Sunday (December 13) marked the third anniversary of the famous High Court ruling that granted the Gana and Gwi Bushmen the right to return to their lands in the Central Kalahari Game Reserve (CKGR).
Sadly, the Bushmen are in no mood for celebration. Rather then marking this day with the merriment it deserves, the Bushmen are gearing themselves up for another legal battle against the government.
Just a few weeks ago, they lodged an application to the High Court in a bid to be allowed to exercise their most basic human right; the right to water.
Despite the ruling that it had acted illegally and unconstitutionally in evicting the Bushmen from the CKGR, the government has banned them from accessing a borehole which it sealed during the evictions.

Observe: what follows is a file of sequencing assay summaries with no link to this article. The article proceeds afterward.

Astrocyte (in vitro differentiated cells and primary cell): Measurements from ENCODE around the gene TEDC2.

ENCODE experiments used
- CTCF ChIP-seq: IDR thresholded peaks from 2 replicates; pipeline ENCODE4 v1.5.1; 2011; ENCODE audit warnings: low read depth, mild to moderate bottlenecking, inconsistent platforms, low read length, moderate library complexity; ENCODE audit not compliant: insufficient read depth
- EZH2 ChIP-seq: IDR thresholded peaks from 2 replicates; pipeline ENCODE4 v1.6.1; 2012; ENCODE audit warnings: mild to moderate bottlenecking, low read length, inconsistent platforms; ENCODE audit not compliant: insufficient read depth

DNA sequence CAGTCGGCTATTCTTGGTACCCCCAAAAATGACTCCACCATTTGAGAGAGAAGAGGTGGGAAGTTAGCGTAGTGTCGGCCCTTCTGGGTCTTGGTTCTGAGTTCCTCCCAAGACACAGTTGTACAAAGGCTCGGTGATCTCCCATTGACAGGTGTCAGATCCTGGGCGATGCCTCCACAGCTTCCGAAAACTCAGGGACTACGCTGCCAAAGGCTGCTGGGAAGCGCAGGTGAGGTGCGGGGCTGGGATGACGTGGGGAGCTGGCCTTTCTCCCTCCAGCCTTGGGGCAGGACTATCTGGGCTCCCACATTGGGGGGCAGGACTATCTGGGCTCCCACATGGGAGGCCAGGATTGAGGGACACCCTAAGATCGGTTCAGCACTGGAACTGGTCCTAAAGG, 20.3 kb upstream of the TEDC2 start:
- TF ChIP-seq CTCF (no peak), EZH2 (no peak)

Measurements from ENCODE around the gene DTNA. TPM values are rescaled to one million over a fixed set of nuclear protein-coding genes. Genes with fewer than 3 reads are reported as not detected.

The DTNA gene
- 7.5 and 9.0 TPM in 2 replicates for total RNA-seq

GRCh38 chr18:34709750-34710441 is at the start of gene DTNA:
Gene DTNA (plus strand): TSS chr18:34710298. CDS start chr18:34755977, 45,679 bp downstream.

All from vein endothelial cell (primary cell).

Without the borehole, the Bushmen struggle to find enough water to survive on their lands.
At the same time as denying the Bushmen a regular supply of water, the government is throwing buckets of it at wildlife.
Ten new boreholes have been drilled in the CKGR, but Park Manager, Dimakatso Ntshebe, has made it clear that not one of these can be used by the Bushmen.
Either he has
All the Bushmen want is to be allowed access to one borehole which they used before they were unlawfully evicted from their lands by the government.
They have even offered to fund the refurbishment of the borehole themselves. That the government refuses to allow them, this is a further black mark on Botswana's already tarnished human rights record.
How cruel it is to drill new boreholes for wildlife, as well as giving the go ahead for a new tourist safari lodge in the CKGR complete with swimming pool, at the same time denying the country's oldest inhabitants access to just one of them.
The government has had three years to prove to the international community it can regain its title as a 'shining light of democracy'.
It has failed.